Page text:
lbfiun.
100
100
100
0.8920.01
0.65k0.04
0.585~0.04
Sonun.
Nora width
andl6m4n.
93
97
Face width
and 16 mm.
98
0.30-CO.06 -0.02+_0.07 -4.02-CO.07
ferences between the 19- and 21-year-old boys in the several
characters considered were generally very slight, these two
groups were combined in order to attain a larger series for
the purpose of correlation.
The correlation of width at the apex (2-mm. level) with the
widths at the several other levels from the apex, is noted in
each case to be positive and less strong the farther from the
apex. This indeed is what might have been expected, contiguous structures or areas of the same structure naturally being
more likely to be positively and highly correlated both in
dimension and form, such correlation also diminishing in
intensity the less proximate the surfaces or structures from
each other.
Regarding the relationship between width of nose between
the alae and width of bridge at the 15-mm.level,2 it seems
there is practically no correlation whatever (r =-0.02). This
‘The 15-mm. level wa8 taken as the base in order to be sure that no ‘face’
measurementa were included, a p d b i l i t y in aome eaees at the 20-mm level.
DEVELOPMENT OF THE BRIDGE O F THE NOSE
115
was to me a rather unexpected result, in that on a priori
grounds it seemed a narrow bridge would tend to be associated
with a narrow nose between the alae. Likewise width of
the bridge does not appear to be in any way related to width
of the face as a whole.
An interesting point would be the determination whether
there was any relationship between height of the bridge of
the nose and the various characters considered above. Indeed,
it is to be hoped that the general problem will receive further
and more comprehensive treatment than was possible with the
present material. The comparative development in extent
and type of vaulting of the nasal bridge in anthropoids and
divergent stocks of man, and the specific problem of how
‘forward growth’ of the nasal bridge actually occurs, still
await investigation and elucidation.
SUMMARY
The problem was the development of the bridge of the nose
in the living, at the level of orbitale. Transverse impressions of the bridge were obtained by means of a profile gauge,
and the tracings of these were recorded. The widths were
measured on these tracings 2, 6, 10, 15, and 20 mm. from the
apex.
Observations were made on some 500 males between 3 and
21 years and on a group of fifty old men. The results were:
1. The nasal bridge diminishes in width at all levels from
the apex between 3 and 17 or 19 years of age.
2. The total absolute decrease is distinctly and progressively greater the farther from the apex.
3. A slight increase in width occurs between 17 and 21
years, but it is in old age that an appreciably greater width
of the bridge occurs.
4. Periods of special activity in nasal bridge development
are between 3 to 5 years and 11 to 13 years, when diminution in width is especially marked.
5. Indirect evidence points to general growth forward of
the bridge to the extent of 10 mm. between 3 and about 17
116
MARCUS 6. GOLDSTEIN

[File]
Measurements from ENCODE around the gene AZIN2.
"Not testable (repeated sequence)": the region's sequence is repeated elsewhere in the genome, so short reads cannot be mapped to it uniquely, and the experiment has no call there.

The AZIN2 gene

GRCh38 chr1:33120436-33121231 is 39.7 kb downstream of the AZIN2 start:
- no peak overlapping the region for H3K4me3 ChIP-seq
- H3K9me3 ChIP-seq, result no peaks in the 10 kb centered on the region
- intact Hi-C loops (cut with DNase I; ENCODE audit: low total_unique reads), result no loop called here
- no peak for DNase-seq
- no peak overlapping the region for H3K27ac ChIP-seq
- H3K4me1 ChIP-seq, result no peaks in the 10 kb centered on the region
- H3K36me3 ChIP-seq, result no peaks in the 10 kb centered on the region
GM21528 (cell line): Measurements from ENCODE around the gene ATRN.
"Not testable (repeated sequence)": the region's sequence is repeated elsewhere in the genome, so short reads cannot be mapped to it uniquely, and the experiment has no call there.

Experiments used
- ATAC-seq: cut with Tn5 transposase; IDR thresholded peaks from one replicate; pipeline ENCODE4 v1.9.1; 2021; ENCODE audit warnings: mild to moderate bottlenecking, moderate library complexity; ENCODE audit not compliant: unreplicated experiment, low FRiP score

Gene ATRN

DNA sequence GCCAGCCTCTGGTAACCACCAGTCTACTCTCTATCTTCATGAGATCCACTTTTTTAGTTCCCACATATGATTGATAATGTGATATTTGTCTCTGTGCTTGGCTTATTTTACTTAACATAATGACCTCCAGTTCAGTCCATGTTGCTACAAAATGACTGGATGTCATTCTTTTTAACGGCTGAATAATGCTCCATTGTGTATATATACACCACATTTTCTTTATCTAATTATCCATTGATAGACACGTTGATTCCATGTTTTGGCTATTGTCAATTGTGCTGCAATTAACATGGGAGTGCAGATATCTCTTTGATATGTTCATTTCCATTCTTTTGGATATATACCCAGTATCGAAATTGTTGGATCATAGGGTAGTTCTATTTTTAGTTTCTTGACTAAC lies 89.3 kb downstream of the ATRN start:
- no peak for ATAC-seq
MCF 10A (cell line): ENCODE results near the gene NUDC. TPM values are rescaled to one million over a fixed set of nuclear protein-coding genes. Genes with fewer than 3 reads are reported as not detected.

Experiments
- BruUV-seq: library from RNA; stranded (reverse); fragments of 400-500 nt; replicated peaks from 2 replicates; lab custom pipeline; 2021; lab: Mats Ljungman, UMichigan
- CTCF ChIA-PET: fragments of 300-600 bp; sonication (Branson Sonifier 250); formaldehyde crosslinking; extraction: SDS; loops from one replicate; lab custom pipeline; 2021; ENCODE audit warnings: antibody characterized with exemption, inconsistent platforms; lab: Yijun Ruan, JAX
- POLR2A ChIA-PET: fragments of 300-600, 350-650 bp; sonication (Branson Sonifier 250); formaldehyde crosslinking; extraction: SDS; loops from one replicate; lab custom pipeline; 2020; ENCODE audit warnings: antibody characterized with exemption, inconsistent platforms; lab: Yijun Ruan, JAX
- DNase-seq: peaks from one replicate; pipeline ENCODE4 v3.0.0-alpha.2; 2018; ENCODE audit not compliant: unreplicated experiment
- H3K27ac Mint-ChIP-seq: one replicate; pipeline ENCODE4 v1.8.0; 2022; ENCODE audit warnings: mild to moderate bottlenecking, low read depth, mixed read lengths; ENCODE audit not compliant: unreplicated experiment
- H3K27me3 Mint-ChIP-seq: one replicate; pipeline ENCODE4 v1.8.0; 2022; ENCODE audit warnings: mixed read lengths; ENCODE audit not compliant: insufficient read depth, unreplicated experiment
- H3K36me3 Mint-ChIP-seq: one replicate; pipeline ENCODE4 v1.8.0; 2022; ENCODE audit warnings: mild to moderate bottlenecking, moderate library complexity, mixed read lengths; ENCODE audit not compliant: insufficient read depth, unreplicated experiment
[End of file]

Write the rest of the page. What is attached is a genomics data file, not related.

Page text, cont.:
years, after which, indeed, the suggestion is that such forward development is generally ended.
6. Variability in width of the nasal bridge is absolutely
greater the farther from the apex; as regards age, it is
especially high at 3 years, during old age, and at the base
of the bridge in the 21-year-old group.
7. The width of the nasal bridge at the apex is only to a
slight extent associated with width at the base; there is virtually no correlation between width of the nasal bridge 15 mm.
from the apex and nasal width between the alae; likewise, there
is no apparent relationship between the former and maximum
face width.
An excellent and comprehensive monograph on the nose
entitled Post-Natal Development of the Human Outer Nose,
by Dr. Chas. B. Davenport (Proc. Am. Philos. SOC.,vol. 80,
no. 2, pp. 175-355, 1939), came to the writer’s attention after
the present paper was already at press. Although not strictly
comparable with the present data, a section dealing with depth
of root a t the level of the inner canthi of the eyes indicates similar trends with respect to periods and amount of
growth.
LITERATURE CITED
BLIND,H. 1890 Ueber Nasenbildung
bei Neugeborenen.
Inaug. Dissert.,
Miinchen.
BRASH,J. C. 1924 The growth of the jaws and palate. (In “The growth of
the jaws, normal and abnormal, in health and disease,” p. 23). Dental
Board United Kingdom, London.
GOLDSTEIN, M. 13. 1936 Changes in dimensions and form of the face and head
with age. Am. J. Phys. Anthrop., XXII, 37.
(+OLLINO, J. 1915 Anthropologische Untersuchungen uber das Nasenskelett des
Menschen. 2. Morph. & Antlirop., XVII, 1.
GREGORY,
W. K. 1929 Our face from fish to man. N. Y.
HOOTON,
E. A. 1931 Up from the ape. N. Y.
HOVOBKA,
0. 1893 Die nussere Nase. Eine anatomisch-anthropologische Studie.
Wien.
KEITH,A., A N D 0. 0.CAMPION I%?? A contribution to the mechanism of growth
of the human face. Internat,. J. Orthod., VIII, 607.
M ~ T I NR.
, 1928 Lehrbuch der Anthropologie. 2nd ed., I, 549.
PETEB,K. 1913 Atlas der Entwicklung der Nase und des Gaumens beim
Menschen. Jena.
DEVELOPMENT OF THE BRIDGE OF THE NOSE
117
SCHULTZ,
A. H. 1918 Relatiou of the external nose to the bong nose and
nasal cartilagee iu Whites and Negroes. Am. J. Phya. Anthrop.,
I, 329.
1927 Studies on the growth of gorilla end of other higher primates
with special reference to a fetus of gorilla, preserved i n the Carnegie
Museum. Mem. Carneg. Mus. Pittsburgh, XI, 1.
1938 Personal communication.
STEOQI~F~DA,
M.,J. CRANEAND M.D. S m E 1929 One hundred measurements and
observations on one hundred Bmith College Students. Am. J. Phys.
Anthrop., VIII, 189.
SULLIVAN,
L. R. 1917 Qrowth of the nasal bridge in children. Am. Anthrop.,
X X , 406.
VIBCHOW,11. 1912 Die anthropologieche Untereuchung der Nase. Z. Ethnol.,
44 Jahrg., 289.